Motherhood is one of the most challenging jobs you’ll ever do. It’s both exhilarating and exhausting, rewarding and relentless and at times, just plain overwhelming.
Most mothers would admit that sometimes, it’s hard not to snap at your children. Leading brain behaviour specialist Terri Bowman, founder of the Brain Wellness Spa in Perth, has warned that parents are becoming increasingly snappy at their children but can’t pinpoint the trigger for their outbursts. She calls it Parental Shock Syndrome. Here she talks us through this emerging condition and how we can all improve our brain health…
What is Parental Shock Syndrome?
Parental Shock Syndrome is an emerging condition and it’s simply the brain going into shock from the demands of a child, leading to the intolerance of trivial things as the brain is in survival mode. Parents today don’t smack their children yet they can’t help but scream at them which can be just as damaging as hitting them.
What impact does yelling have on a child?
Research shows yelling at least 25 times in a 12-month period can have a negative impact on a child’s self-esteem, increase the likelihood of depression and promote aggression in children.
So where does PSS begin and what triggers it?
PSS first happens when demands of a newborn become so extreme the mother’s brain goes into a shock, which is very different to stress. It is often the underlining cause of post-natal depression because a mother or even a father’s brain is intolerant to stress before the baby is born because the brain has already switched into survival mode of crisis. A child might simply talk incessantly and the parent snaps for no real apparent reason or something might fall onto the floor and there is an outburst by the adult that is way over the top. The brain goes into shock, which is no different to hearing tragic news because it can’t cope with an unexpected occurrence when the brain is already in survival mode. Brains fall into survival mode to cope with negative thinking.
So how do you stop the yelling?
If parents want to stop screaming at their children they need to get their brain out of survival mode and become more neutral to the triggers that cause them to respond the way they do. Brains are the most important part of our body yet most people don’t think to take action and make their brain healthy like they do to improve how they look by exercising and eating right.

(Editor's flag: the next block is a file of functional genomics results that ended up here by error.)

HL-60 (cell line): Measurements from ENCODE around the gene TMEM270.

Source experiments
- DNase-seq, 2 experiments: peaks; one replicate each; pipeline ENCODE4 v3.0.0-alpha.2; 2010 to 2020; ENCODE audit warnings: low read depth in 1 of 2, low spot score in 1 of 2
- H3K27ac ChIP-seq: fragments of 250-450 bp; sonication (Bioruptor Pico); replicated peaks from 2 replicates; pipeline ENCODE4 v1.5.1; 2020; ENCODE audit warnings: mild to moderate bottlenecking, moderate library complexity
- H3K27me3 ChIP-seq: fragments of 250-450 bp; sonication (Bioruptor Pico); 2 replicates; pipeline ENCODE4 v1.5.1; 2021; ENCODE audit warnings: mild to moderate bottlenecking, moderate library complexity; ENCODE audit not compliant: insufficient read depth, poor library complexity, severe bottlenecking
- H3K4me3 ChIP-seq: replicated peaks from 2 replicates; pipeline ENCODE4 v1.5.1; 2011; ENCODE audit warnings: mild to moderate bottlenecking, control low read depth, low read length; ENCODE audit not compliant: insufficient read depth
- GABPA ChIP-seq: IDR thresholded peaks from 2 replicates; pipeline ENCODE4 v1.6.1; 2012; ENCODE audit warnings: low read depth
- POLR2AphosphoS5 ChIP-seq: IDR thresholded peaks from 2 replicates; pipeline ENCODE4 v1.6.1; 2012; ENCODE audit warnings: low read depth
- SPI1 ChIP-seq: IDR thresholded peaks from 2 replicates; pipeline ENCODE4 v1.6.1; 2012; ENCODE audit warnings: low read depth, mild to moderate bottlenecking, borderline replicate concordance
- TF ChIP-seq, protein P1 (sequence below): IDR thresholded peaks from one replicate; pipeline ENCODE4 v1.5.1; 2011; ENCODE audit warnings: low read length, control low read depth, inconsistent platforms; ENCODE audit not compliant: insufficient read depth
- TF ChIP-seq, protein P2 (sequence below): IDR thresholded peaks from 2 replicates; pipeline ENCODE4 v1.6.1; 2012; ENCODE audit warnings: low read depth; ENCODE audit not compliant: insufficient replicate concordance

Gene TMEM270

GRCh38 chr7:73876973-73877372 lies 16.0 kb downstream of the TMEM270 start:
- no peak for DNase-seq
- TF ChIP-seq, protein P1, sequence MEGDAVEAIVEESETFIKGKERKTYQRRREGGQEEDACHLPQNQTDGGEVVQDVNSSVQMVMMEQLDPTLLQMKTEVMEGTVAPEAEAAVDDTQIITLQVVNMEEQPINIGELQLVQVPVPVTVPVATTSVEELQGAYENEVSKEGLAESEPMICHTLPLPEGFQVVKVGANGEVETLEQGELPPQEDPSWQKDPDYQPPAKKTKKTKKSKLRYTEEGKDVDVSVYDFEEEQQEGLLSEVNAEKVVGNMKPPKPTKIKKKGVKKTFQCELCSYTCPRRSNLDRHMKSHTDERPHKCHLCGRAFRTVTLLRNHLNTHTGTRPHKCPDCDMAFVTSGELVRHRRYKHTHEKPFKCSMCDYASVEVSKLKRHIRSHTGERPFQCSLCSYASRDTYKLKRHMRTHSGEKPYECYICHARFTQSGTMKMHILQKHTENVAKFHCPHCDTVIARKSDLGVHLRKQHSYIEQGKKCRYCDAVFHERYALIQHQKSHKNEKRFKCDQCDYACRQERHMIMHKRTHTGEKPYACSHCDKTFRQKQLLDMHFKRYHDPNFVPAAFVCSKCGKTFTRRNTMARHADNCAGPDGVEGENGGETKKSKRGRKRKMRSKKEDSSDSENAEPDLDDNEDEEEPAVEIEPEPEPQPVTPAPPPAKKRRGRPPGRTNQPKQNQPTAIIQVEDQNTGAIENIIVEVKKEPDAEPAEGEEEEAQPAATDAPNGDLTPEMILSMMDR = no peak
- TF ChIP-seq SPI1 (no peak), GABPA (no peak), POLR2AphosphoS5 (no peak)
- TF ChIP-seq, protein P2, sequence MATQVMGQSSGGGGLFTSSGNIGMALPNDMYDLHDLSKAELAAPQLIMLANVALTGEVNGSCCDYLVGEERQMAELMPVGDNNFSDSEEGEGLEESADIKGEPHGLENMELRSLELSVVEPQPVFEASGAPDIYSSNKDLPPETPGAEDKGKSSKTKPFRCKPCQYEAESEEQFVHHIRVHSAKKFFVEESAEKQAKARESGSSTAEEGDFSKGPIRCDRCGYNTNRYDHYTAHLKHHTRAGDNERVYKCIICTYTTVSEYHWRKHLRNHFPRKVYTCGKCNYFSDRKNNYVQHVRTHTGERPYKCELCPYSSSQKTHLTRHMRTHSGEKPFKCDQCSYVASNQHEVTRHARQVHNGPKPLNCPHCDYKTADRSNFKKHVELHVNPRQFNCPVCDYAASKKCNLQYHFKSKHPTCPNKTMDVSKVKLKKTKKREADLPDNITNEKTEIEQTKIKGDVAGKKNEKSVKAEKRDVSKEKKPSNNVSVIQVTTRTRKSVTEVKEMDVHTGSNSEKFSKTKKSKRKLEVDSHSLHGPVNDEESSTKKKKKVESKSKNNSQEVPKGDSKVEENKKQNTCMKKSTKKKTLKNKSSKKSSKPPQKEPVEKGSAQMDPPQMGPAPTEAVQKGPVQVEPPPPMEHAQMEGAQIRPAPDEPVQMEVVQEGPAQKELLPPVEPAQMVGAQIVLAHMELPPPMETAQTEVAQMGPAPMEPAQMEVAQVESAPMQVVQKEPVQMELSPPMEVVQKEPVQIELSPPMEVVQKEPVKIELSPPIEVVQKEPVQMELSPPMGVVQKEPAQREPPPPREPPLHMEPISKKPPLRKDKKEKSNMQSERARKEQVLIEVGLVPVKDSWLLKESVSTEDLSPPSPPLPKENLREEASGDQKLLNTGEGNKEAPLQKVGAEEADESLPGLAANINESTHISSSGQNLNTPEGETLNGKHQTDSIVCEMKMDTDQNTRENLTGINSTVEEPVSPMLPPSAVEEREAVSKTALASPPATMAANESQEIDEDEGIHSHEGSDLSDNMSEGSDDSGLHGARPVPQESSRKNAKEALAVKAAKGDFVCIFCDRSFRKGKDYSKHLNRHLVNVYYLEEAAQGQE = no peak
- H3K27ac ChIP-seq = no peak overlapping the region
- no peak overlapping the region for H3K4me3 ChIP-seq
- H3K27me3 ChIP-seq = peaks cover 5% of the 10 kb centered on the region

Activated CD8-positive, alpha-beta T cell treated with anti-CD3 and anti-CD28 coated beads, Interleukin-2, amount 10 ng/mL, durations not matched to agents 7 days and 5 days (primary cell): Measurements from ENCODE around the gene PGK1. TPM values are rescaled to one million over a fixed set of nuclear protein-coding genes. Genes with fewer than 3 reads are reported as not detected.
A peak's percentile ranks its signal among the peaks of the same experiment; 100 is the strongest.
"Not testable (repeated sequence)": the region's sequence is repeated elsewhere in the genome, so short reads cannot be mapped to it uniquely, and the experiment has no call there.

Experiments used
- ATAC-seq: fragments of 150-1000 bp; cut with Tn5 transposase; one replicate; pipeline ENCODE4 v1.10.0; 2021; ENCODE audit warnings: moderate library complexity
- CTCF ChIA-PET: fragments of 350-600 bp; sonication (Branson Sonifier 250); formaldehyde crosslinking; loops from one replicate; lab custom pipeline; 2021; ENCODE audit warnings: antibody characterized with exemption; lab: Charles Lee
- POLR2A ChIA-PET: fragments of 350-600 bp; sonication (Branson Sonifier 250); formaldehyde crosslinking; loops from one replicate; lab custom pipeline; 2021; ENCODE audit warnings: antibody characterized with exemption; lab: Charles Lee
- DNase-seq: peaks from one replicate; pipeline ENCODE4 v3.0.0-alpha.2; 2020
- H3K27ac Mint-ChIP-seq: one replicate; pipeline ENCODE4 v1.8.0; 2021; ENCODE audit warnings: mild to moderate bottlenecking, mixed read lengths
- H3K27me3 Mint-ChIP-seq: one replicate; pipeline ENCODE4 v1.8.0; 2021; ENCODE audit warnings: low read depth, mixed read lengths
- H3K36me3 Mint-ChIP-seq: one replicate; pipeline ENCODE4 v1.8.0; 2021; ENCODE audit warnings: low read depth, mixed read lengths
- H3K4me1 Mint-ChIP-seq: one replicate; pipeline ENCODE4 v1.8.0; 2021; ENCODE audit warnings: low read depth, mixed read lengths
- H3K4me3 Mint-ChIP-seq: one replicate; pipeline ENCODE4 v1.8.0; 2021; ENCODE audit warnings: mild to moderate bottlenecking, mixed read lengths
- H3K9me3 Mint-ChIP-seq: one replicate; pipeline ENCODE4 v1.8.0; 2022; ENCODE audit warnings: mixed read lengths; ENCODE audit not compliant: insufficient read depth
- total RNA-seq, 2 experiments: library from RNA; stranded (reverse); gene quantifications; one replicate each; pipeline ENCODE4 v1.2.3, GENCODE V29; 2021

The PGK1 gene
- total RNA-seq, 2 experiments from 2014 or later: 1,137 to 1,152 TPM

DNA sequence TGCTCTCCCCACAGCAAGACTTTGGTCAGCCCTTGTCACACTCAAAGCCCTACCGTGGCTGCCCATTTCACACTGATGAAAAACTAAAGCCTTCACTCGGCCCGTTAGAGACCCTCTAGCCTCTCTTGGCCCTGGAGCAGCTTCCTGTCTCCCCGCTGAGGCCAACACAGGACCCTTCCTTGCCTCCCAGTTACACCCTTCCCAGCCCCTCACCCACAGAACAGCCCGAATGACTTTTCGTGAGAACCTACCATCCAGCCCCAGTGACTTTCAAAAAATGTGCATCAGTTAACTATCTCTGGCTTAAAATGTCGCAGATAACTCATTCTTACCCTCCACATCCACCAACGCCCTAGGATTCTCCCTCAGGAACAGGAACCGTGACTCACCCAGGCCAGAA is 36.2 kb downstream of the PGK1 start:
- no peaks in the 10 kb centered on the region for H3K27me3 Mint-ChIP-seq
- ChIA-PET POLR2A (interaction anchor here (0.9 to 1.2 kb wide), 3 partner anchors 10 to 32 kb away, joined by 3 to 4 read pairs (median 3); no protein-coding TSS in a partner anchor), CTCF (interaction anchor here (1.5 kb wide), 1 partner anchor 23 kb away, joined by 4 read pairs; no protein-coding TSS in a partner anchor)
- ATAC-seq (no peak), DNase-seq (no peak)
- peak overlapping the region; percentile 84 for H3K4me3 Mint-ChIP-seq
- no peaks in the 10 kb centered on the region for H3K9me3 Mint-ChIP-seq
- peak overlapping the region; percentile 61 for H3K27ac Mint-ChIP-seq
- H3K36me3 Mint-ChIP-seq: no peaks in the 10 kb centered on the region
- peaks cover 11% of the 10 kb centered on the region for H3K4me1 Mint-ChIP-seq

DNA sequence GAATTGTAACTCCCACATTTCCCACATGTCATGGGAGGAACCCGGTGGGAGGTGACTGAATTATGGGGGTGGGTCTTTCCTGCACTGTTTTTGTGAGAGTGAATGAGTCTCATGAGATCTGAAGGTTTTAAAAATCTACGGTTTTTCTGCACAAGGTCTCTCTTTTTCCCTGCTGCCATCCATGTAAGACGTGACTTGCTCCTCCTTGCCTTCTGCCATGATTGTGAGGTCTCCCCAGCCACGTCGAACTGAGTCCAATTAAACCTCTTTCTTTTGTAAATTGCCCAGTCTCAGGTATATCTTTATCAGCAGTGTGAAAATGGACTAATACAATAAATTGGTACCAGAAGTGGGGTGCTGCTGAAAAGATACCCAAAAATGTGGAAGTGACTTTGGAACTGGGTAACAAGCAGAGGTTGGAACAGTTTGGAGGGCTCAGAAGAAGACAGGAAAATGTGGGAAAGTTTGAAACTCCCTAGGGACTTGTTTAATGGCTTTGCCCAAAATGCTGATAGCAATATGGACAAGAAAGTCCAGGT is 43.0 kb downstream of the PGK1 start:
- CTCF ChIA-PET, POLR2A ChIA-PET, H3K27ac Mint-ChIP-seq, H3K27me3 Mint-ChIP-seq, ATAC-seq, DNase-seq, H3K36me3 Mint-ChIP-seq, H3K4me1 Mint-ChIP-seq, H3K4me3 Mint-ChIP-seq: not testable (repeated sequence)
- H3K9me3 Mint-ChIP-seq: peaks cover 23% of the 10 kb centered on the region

How do you improve brain health and take it out of survival mode?
1. Sleep: The brain needs eight hours of good rest to recover and without it you wake up feeling stressed, overwhelmed, tired, irritable, intolerant and for some, weepy.
2. Positive attitude: Having a positive mental attitude will help you to enjoy parenting much more than a negative attitude will. People that have a positive outlook on life seem to wave the storms much better than a negative outlook. Positive people have a healthier perception as well so if your child breaks a favourite dish you feel more willing to accept it and let it go. Positive people are happier and they embrace their challenges with optimism and let’s face it looking at the brighter side of life brings more love and joy into parenting.
3. Support: Being a mother is demanding so having a support network of people that you can rely on is important. A mother’s brain needs time to recover from the sleepless nights and the demands of parenting so having time to break away from your demands will help your brain to recover and feel less stressed.
4. Be happy: To raise happy children you must first be happy. We often see mothers and fathers who are emotionally distant with their children and this is because they are so stressed and unhappy. You need to incorporate a time every day that ignites your feeling of having a better mood. Most parents today struggle with their moods and emotions which impacts on the family and unsettles the children so if you want to cope better with the children you need to get your moods balanced and happier.
5. Switch off: You need to learn to switch off to stress and noise. The challenge we have is when our brain is in survival patterns of behaviour our sensory gets stressed and tense so a slight noise can trigger yelling and anger so having some down time can help those moments when you feel your cup is at a point of overflow. In today’s world where we are constantly connected and life is busy it is no surprise parental shock syndrome is becoming commonplace but switching off can help change that.